Neville G. Poy, O.C.
B.Sc., M.D.C.M., M.Sc. (McGill University)
Doctor of Science, honoris causa (D.Sc.)
Dr. Neville Poy is deeply connected to McGill University, starting with his time as a student and growing to include roles as a Visiting Professor, committed volunteer and passionate ambassador for his alma mater.
As a child, Neville Poy moved to Canada with his family from their native Hong Kong. After completing his studies at McGill, Dr. Poy embarked on a long career in the field of plastic surgery. He specialized in treating and researching severe burns at Scarborough General Hospital’s pioneering Burn Unit, long the only unit of its kind in Canada—and earned a reputation for treating his patients with unparalleled compassion and kindness.
“In dealing with plastic surgery, whether it be cosmetic or reconstructive or severe trauma, you have to empathize,” he has said. “You have to feel what the patient is feeling. That will help you guide through how to rehabilitate the patient. Rehabilitation starts at the time of meeting with the patient, and your words are very important. If they have faith in you, they’ll develop a strength that will ride them through.”
He distinguished himself both in his professional practice as well as in giving back to the community, his peers, and to the next generation of medical practitioners. He served as the President of the Ontario Medical Association, Plastic Surgery Section, was active in the Scarborough General Hospital Medical Society and the Health Research and Development Council of Ontario, held several leadership positions with the Scarborough General Hospital, and gave his time to advancing the work of the North American Lipolysis Society, the Canada China Child Health Foundation and the Canadian Association for Accreditation of Ambulatory Surgery Facilities.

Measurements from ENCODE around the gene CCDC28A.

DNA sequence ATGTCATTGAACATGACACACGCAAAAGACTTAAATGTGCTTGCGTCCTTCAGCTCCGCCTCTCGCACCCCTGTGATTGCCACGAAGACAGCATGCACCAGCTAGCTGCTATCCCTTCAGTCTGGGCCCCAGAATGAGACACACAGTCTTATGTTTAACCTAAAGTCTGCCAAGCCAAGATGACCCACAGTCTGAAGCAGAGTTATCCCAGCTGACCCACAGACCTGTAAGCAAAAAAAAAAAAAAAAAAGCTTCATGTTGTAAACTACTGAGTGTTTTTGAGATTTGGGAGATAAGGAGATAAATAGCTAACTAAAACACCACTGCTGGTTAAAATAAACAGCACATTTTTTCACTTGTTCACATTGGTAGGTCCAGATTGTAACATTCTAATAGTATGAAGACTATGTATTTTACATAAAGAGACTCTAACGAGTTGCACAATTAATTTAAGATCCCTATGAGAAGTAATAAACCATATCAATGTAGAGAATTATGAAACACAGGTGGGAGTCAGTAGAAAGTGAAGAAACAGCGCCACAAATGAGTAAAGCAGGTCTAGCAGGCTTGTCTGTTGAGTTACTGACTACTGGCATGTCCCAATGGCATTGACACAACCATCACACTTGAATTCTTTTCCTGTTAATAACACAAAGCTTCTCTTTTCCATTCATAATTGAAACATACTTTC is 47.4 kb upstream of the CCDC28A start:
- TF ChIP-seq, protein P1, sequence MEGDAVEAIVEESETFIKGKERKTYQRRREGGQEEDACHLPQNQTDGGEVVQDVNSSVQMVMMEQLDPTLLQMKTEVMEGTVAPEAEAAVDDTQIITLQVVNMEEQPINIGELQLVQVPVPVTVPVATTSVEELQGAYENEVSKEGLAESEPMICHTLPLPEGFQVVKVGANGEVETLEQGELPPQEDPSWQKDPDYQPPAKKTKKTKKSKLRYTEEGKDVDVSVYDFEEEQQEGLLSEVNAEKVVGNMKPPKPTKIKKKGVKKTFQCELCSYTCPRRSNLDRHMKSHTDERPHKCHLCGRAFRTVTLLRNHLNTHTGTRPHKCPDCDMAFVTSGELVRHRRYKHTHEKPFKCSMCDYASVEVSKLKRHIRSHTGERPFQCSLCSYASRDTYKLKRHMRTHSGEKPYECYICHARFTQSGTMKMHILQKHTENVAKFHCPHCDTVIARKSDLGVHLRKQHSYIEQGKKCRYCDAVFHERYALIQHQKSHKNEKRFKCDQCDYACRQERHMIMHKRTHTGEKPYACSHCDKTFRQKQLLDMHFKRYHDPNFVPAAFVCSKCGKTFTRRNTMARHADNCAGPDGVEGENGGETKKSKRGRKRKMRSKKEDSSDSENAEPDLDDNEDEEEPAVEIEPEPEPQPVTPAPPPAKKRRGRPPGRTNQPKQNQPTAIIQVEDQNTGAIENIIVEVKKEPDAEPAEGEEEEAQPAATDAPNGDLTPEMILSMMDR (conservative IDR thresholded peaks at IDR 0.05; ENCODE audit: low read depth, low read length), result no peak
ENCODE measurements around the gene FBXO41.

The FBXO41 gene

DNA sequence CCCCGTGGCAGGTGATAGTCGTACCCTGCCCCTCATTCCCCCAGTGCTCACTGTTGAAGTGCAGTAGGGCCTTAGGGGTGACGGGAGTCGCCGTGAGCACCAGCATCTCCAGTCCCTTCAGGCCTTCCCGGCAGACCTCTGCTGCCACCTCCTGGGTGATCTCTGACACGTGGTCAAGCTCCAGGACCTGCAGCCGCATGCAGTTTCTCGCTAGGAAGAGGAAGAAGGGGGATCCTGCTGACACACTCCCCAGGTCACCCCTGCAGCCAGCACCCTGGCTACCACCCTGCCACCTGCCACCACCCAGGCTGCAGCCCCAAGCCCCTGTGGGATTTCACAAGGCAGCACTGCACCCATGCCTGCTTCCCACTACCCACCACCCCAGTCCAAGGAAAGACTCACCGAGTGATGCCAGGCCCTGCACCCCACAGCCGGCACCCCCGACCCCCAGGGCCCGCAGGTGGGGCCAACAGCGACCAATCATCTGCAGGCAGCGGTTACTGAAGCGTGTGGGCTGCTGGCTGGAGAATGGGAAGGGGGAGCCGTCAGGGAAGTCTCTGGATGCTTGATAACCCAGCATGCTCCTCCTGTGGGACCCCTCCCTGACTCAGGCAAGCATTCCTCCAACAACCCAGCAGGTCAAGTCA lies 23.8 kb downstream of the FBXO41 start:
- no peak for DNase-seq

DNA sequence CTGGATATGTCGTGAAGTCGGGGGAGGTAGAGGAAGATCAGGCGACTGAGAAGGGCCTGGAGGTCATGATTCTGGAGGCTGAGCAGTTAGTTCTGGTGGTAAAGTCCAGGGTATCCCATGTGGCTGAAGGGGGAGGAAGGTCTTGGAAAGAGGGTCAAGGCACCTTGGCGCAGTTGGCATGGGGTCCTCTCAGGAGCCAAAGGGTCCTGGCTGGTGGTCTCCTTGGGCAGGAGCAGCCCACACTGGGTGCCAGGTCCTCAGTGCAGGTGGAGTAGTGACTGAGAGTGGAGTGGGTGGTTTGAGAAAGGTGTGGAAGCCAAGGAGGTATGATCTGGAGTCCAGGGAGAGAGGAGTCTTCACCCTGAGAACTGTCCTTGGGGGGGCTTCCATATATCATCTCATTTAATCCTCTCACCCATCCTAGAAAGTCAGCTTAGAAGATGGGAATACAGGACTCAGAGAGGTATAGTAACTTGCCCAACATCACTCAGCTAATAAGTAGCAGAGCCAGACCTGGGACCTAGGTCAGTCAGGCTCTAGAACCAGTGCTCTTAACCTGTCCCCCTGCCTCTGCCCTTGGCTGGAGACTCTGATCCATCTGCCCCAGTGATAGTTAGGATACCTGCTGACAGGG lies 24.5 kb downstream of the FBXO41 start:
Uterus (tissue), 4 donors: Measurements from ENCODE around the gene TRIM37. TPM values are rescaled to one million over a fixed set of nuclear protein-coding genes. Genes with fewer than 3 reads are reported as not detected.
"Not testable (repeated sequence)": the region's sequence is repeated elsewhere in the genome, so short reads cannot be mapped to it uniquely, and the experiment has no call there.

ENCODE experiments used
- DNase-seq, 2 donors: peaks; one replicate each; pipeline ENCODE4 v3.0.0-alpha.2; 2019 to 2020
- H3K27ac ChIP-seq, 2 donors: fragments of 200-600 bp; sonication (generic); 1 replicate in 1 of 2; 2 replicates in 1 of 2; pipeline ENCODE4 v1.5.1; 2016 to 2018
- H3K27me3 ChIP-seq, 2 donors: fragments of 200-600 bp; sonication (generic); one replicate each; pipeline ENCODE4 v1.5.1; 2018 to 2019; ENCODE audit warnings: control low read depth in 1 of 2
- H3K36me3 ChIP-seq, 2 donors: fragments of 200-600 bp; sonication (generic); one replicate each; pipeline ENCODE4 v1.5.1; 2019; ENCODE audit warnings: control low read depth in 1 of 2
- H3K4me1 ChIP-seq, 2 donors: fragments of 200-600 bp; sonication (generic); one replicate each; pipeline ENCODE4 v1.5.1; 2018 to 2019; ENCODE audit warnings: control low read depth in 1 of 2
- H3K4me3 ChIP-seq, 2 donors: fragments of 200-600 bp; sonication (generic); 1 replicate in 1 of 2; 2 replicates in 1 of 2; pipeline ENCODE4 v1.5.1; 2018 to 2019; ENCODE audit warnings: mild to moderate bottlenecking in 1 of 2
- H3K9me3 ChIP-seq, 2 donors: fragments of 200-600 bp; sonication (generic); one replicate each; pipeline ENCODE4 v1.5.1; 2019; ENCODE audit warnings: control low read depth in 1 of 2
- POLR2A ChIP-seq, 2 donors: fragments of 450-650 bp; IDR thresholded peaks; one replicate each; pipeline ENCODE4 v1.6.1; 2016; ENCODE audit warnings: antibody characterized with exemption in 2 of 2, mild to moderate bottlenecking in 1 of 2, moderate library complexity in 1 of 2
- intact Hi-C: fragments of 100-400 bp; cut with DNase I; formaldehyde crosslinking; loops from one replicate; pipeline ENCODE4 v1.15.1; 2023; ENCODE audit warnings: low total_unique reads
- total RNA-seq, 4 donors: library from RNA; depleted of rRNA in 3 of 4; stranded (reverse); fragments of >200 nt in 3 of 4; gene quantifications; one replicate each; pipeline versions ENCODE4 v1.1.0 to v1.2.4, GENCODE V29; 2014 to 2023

In addition to teaching as a Visiting Professor, Dr. Poy has remained engaged with McGill by serving on the Dean’s Medical Advisory Board of the Faculty of Medicine, and leading philanthropic efforts for the Faculty of Medicine.
Medicine is not the only field in which Dr. Poy has excelled. In 1995, he retired from his surgical practice, having felt “I had contributed everything I could to our hospital and the plastic surgery community and the community of our city.” He renewed his focus on photography, a lifelong passion since receiving his first camera at age 11. He has since held many exhibitions of his photographs, including at galleries at the Universities of Victoria and Toronto, and served as Honorary Chairman for Photographic and Art Exhibitions on China, a 2002 initiative sponsored by the Federation of Chinese Canadians.
Dr. Poy has been recognized with many awards and honours, including the Queen’s Grant of Arms, lifetime appointment to the Queen’s York Rangers, and the status of Officer of the Order of Canada and Officer of the Order of St. John.